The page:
Stocks opened lower on Friday after China said it will slap new tariffs on U.S. goods.US Marketsread more
China said Friday that it will impose new tariffs on $75 billion worth of U.S. goods and resume duties on American autos.Marketsread more
Ideas include a rotation of Federal Reserve governors that would make it easier to curb Powell's power, according to the Washington Post.US Economyread more
The Koch brothers financed one of the most influential political networks in the modern era. The sprawling political empire includes conservative and libertarian nonprofits...Politicsread more
Google on Friday released a new set of community guidelines that are meant to crack down on what employees can say inside the company.Technologyread more
Emails between Facebook employees from 2015 illustrate early actions the company took to investigate third-party use of their data.Technologyread more
Falling air cargo demand could be flashing warning signs about the broader economy.Transportationread more
Moulton was one of the few candidates not to make the debate stages in June and July.2020 Electionsread more
The Fed's James Bullard says the central bank should continue to ease monetary policy because of the recession signal being flashed by the bond market.Investingread more
Here are the biggest calls on Wall Street on FridayInvestingread more
U.S. Secretary of State Mike Pompeo says Huawei CFO Meng Wanzhou, who is under house arrest in Canada and facing extradition to America, is not a bargaining chip in the trade...Technologyread more
Here's why: on my drive home from work the other day, in the rain, my car alerted me that I was out of windshield washer fluid. Instead of forgetting and waiting for some free weekend in the distance future to buy some, I picked up my Pixel 2 XL and asked Google Assistant to order me a gallon.
It arrives today, two days from that experience.
Apple's smart assistant, Siri, doesn't have a direct link to an e-commerce platform like Google Assistant and Amazon Alexa do. I can't ask Siri to order me soap, a box of Kleenex or even windshield wiper fluid.
Amazon is itself an e-commerce platform and has swallowed others, like Whole Foods, to make deliveries quicker and more convenient for customers. Google has its own platform called Google Express. It announced a partnership with Walmart earlier this year but also taps into dozens of other partners, from Ace Hardware to Target, Costco, Walgreens and Bed Bath & Beyond.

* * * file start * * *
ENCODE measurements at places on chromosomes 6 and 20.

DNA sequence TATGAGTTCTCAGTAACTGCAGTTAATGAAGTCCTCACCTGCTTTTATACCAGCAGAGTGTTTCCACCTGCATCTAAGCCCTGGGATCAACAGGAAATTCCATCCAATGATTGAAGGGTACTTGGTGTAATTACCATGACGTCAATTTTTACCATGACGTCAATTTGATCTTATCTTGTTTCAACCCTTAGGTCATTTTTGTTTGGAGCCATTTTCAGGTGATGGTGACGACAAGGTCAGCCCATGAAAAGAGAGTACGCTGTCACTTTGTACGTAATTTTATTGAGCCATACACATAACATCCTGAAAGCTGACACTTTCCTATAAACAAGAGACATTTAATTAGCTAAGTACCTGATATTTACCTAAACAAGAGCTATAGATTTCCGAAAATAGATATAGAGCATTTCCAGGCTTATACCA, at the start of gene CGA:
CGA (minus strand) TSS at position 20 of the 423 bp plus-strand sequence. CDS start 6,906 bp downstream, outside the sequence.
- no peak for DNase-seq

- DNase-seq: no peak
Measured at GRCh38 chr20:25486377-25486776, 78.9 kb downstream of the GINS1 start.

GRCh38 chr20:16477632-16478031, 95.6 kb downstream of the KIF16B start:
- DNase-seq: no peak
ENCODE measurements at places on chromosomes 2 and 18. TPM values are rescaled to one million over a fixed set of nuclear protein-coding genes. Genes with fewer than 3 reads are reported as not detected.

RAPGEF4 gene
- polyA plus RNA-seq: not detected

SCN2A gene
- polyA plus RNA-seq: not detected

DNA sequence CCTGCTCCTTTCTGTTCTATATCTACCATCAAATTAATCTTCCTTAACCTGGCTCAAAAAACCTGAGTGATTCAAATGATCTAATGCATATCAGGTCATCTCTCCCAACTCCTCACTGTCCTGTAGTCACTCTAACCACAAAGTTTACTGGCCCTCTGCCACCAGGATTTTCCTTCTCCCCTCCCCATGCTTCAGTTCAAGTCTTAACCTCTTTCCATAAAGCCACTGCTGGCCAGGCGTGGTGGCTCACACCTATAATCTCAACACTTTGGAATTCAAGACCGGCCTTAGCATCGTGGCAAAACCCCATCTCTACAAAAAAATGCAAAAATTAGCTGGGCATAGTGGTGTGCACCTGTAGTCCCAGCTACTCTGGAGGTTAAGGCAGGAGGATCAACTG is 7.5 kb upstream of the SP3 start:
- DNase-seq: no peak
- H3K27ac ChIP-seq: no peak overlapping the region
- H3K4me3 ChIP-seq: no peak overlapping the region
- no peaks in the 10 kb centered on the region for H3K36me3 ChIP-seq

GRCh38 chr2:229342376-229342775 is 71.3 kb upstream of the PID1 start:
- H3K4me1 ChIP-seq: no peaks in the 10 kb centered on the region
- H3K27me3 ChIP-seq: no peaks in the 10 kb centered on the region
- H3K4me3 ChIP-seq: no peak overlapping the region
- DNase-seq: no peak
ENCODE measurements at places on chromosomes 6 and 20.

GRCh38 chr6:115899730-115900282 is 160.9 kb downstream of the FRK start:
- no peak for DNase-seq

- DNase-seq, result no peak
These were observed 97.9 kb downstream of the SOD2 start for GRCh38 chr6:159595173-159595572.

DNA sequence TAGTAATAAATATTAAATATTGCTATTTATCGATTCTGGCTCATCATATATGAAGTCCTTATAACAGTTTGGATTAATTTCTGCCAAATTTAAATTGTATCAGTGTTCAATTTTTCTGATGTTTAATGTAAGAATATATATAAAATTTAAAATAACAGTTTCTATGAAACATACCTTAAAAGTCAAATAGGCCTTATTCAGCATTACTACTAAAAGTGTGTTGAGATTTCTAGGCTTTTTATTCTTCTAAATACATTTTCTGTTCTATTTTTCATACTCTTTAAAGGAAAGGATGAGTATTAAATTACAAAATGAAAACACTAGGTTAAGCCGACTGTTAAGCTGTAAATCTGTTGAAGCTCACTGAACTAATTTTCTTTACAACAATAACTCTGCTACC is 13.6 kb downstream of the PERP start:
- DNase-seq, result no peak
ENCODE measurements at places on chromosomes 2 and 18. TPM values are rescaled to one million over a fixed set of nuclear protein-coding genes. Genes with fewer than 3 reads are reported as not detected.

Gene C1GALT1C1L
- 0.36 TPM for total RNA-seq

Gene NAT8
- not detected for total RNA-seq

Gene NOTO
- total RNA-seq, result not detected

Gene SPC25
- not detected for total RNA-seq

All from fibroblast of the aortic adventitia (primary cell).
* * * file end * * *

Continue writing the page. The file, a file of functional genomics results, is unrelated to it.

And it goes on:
Amazon can get a delivery on my doorstep hours from the moment I ask it for something, and my guess is Google will expand to get there soon, too.
Apple, so far as we know, hasn't even started.
Today, most people think a digital assistant is best for a quick question about a favorite team's score or if you want to play a quick tune. But they're evolving rapidly and can do so much more.
Amazon Alexa and Google Assistant are adding features at such a rapid pace that, even as someone who receives emails about the new features, I can hardly keep up with them all. You can use them to play content on your TV, a game of trivia, or to order a pizza from a restaurant, all without getting off of your couch. Walk by either and ask it to order diapers and you'll have them on your doorstep in hours.
As consumers begin to learn the power of these virtual assistants and place the smart speakers that house them -- such as the Google Home, Amazon's various Echo products and Apple's delayed HomePod -- around their homes, they're going to become more like me. They're going to know that, while driving home, they can ask Google or Amazon to deliver a product, all while sitting in traffic.
I think this might start to push people toward products Apple doesn't offer, like Amazon Echo or Google Home. While this isn't necessarily big business yet -- at least compared to Apple's other hardware offerings -- it's going to be, and it's one we already know Apple will play in with the HomePod sometime next year.
It'll be hard to argue why someone should buy a HomePod when they can buy a similar product from Google or Amazon that can also deliver goods. It'll be even harder to argue why someone who already owns one of these products, some of which start at just $29, should buy another from Apple.
Apple isn't going to build its own e-commerce business from scratch -- it's too far behind, and Amazon is too big.
But it could start with acquisitions or deep partnerships with independent e-commerce companies like Wish or on-demand delivery services like Instacart. It could also make sense to follow in Google's footsteps by partnering directly with big-brand retailers, as Google has done.
Apple's e-commerce platform could be embedded right into Siri and therefore right into our iPhones and Macs. That gives Apple a leg up on Amazon, which doesn't have a smart assistant embedded into our computers (though you can just as easily navigate to its app or website). Google, too, offers Assistant on both iPhones, but it's one step away. You can't say "OK Google, buy me diapers" into your iPhone and have it work.
Siri needs this. In fact, I normally use my Apple Watch for sending voice texts if I'm sitting in traffic and want to figure out what I'm doing for dinner. I could have just as easily avoided Google Express altogether by simply asking Siri to buy me new windshield wiper fluid, but there's just nothing there.